The uncontroverted evidence establishes that Neese wrote a personal check to Reed, dated January 6, 2011, in the amount of $2500. Neese gave the check to Reed in exchange for $2500 in cash. When Reed subsequently presented the check to the bank for payment on February 25, 2011, payment was refused by the bank because Neese's account was closed. Contrary to Neese's arguments, this evidence alone is sufficient to support a reasonable inference that Neese acted with the requisite intent to commit check deception. A person engages in conduct knowingly if, while engaging in the conduct, she is aware of a high probability that she is engaging in such conduct. Ind.Code § 35–41–2–2. The trier of fact here could reasonably infer from the evidence that, when issuing the check to Reed, Neese was aware of a high probability that she was issuing a bad check. Indeed, as noted above, the mere fact that Neese issued a check, payment of which was refused by the drawee bank constitutes prima facie evidence that Neese knew the check would not be honored upon presentment. See Ind.Code § 35–43–5–5(c); see also Cooper v. State, 181 Ind.App. 275, 278–79, 391 N.E.2d 841, 843–44 (1979) (discussing prior version of check deception statute and statutory inference of knowledge). Accordingly, the State presented sufficient evidence to establish that Neese knowingly issued a check for the payment of money knowing that it would not be paid or honored upon presentment in the usual course of business.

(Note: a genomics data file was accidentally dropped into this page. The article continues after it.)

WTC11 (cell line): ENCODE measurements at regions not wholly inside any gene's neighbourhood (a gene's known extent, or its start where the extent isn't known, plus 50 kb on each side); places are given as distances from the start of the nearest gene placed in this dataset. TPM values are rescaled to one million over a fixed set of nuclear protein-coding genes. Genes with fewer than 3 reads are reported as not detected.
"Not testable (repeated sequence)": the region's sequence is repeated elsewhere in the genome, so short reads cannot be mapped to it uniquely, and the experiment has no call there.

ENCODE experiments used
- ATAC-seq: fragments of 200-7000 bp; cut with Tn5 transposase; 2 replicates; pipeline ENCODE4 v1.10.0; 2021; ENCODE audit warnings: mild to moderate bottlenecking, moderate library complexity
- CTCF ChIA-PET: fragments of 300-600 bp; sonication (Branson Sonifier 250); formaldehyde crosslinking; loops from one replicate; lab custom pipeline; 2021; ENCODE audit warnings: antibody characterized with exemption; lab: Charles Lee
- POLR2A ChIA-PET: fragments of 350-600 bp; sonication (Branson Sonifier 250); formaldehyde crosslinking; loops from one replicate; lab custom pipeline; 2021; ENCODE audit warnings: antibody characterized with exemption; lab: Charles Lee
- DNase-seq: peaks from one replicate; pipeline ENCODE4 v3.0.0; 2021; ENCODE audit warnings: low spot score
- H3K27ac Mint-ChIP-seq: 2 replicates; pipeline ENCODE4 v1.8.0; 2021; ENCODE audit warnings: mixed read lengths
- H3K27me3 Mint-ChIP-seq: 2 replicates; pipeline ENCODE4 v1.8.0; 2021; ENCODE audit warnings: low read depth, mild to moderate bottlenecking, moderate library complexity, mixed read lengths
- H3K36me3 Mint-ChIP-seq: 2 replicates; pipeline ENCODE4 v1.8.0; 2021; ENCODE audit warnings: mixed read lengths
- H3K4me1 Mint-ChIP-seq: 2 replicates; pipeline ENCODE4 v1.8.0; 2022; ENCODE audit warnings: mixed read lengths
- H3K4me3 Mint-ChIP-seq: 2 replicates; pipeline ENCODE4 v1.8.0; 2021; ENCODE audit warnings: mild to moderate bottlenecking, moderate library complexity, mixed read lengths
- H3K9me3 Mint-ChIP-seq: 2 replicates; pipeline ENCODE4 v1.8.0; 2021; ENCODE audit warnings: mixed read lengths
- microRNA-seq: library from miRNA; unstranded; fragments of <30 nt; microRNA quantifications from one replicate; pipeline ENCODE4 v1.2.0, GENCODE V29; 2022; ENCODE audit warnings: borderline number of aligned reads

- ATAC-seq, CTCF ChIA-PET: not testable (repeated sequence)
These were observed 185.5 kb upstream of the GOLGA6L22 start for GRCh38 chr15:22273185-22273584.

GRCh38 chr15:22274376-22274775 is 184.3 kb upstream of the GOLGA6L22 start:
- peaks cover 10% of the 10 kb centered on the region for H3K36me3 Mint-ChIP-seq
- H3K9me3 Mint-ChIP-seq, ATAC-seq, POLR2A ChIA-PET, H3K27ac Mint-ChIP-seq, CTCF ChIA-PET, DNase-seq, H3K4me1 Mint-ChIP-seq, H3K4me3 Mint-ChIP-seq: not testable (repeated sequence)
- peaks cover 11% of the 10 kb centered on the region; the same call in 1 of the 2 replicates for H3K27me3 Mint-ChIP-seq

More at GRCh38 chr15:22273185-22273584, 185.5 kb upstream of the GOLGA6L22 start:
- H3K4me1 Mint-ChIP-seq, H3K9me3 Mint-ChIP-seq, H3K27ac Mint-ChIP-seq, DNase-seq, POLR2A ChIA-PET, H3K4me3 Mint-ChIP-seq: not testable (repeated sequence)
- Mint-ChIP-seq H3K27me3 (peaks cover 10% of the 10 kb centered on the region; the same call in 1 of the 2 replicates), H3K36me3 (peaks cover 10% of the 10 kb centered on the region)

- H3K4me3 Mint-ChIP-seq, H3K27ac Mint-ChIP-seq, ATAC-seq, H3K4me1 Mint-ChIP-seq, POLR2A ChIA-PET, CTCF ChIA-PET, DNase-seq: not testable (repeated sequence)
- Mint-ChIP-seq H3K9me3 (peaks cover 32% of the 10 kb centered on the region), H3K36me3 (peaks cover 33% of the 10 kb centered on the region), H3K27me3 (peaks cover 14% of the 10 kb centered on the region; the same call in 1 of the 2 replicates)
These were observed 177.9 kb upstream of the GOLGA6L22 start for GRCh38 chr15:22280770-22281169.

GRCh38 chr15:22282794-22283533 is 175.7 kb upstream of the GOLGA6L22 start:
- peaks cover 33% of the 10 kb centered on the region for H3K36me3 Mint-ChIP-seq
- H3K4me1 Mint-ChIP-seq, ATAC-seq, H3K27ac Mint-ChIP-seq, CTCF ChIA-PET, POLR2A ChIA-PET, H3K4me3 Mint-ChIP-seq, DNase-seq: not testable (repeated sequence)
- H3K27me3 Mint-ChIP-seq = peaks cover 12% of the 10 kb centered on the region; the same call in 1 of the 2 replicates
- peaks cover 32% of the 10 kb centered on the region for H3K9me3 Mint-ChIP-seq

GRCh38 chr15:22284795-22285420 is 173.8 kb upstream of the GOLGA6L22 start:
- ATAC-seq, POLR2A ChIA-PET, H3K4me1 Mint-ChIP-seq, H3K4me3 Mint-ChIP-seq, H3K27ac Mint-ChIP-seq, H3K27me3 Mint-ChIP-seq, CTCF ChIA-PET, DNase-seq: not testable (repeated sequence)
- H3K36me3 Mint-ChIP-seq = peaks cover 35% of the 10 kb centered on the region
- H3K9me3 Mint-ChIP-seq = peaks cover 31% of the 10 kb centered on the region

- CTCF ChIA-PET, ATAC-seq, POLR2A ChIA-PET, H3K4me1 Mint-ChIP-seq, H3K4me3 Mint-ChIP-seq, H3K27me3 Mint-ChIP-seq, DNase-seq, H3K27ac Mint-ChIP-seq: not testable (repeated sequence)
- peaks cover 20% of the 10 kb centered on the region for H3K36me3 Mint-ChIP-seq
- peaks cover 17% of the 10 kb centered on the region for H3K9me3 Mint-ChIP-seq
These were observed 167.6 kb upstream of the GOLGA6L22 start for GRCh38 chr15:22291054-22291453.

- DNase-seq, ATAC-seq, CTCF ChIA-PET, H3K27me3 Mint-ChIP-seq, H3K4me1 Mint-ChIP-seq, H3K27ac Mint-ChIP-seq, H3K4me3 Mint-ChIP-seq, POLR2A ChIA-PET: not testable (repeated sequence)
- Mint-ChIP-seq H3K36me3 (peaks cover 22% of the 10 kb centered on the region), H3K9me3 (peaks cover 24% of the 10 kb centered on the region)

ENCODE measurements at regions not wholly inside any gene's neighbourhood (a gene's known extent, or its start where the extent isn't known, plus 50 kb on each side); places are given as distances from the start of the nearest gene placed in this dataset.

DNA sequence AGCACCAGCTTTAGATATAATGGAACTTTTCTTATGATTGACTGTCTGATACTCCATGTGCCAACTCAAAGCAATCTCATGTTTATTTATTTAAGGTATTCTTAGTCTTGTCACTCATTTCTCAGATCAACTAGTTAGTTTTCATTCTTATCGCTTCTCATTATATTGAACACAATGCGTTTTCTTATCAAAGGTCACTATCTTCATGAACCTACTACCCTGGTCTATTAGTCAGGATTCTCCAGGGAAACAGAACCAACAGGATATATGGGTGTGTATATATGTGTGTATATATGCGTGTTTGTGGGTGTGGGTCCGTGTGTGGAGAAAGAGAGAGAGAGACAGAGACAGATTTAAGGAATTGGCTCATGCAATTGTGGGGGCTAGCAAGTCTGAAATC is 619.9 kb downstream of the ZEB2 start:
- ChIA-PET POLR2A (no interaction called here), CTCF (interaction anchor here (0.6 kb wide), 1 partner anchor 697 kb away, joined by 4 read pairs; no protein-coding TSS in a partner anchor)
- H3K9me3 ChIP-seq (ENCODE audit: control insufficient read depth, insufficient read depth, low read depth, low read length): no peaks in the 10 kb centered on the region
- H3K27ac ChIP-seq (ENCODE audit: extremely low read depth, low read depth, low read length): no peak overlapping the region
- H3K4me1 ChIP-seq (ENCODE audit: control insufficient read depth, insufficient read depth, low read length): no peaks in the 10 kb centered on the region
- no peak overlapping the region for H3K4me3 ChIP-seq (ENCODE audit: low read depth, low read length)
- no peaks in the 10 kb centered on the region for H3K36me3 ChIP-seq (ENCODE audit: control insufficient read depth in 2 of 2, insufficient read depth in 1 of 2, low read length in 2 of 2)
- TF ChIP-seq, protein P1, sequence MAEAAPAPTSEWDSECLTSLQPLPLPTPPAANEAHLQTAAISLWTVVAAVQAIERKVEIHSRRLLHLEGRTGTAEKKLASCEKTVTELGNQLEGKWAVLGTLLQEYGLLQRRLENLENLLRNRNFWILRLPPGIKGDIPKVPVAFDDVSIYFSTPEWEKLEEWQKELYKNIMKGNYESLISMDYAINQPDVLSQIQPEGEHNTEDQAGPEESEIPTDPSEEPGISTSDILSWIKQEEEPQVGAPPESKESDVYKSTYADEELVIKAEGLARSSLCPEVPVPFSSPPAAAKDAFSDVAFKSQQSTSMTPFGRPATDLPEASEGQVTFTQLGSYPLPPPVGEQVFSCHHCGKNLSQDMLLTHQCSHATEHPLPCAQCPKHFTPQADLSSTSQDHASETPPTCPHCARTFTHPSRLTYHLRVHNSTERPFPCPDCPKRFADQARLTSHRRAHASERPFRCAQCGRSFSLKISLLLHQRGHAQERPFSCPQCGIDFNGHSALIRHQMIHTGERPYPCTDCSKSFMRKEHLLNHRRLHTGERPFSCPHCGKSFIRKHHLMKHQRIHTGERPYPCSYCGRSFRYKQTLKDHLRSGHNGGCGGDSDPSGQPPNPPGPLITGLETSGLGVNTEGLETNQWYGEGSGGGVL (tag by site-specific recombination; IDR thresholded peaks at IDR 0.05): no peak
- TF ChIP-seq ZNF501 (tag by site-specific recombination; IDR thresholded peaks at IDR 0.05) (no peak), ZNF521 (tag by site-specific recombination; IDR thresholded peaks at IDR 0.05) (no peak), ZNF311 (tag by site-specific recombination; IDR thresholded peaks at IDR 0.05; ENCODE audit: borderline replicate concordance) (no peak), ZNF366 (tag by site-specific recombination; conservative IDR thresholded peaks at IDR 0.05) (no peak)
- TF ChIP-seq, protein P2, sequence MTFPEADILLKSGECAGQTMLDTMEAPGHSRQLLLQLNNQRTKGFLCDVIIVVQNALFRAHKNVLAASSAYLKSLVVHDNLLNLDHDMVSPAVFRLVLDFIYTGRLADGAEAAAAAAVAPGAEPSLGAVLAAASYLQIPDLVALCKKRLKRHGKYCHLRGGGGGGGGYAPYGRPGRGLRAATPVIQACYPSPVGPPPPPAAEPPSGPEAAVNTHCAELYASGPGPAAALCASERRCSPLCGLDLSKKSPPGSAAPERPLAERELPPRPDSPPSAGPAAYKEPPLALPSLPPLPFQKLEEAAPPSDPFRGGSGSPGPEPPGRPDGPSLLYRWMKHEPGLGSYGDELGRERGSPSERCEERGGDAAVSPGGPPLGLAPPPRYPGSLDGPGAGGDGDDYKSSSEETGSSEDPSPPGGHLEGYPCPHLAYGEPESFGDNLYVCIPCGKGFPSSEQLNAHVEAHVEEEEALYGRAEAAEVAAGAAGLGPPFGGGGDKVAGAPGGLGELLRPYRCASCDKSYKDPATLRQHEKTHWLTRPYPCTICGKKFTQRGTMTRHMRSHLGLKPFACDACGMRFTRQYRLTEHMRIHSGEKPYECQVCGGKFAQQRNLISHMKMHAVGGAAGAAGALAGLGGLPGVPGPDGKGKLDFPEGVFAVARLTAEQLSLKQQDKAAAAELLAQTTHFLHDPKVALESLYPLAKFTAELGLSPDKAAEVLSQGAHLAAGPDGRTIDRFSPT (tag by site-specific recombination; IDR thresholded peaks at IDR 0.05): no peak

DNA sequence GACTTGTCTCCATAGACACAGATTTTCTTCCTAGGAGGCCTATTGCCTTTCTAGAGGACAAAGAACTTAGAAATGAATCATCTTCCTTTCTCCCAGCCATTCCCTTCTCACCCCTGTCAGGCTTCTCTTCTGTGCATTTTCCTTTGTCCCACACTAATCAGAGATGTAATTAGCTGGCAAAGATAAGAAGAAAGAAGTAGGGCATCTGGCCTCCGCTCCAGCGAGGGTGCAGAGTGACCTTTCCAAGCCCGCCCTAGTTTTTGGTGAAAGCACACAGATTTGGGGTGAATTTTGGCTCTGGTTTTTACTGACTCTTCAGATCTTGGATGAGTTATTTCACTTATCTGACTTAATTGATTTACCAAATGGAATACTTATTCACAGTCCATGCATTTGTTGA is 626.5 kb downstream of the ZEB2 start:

Having concluded that the State presented sufficient evidence to sustain Neese's conviction, we now turn to Neese's purported affirmative defense. Specifically, our legislature has provided that a person does not commit a crime under subsection (a) of the check deception statute when “the payee or holder knows that the person has insufficient funds to ensure payment or that the check, draft, or order is postdated.” Ind.Code § 35–43–5–5(f). In determining whether a statutory exception, such as the one provided here, constitutes a material element of the offense or an affirmative defense to the crime, our courts assess the location of the exception relative to the location of the definition of the principal offense. Lyles v. State, 970 N.E.2d 140, 143 n. 3 (Ind .2012). “If the exception is closely connected with the clause creating the offense, the exception is a material element of that offense and must be proven by the State.” Id. If, however, the “exception is contained in a subsequent clause or statute, the exception is an affirmative defense and must be raised by the defendant.” Id. Here, the knowledge of the payee exception is contained in a clause subsequent to the definition of the principal offense. Therefore, although not specifically designated as such, we agree with the parties that the exception listed in subsection (f) should be properly considered an affirmative defense to the crime of check deception. See Gunashekar v. Grose, 915 N.E.2d 953, 956–57 (Ind.2009) (referring to same subsection under prior version of the statute as a “defense” to the crime of check deception).1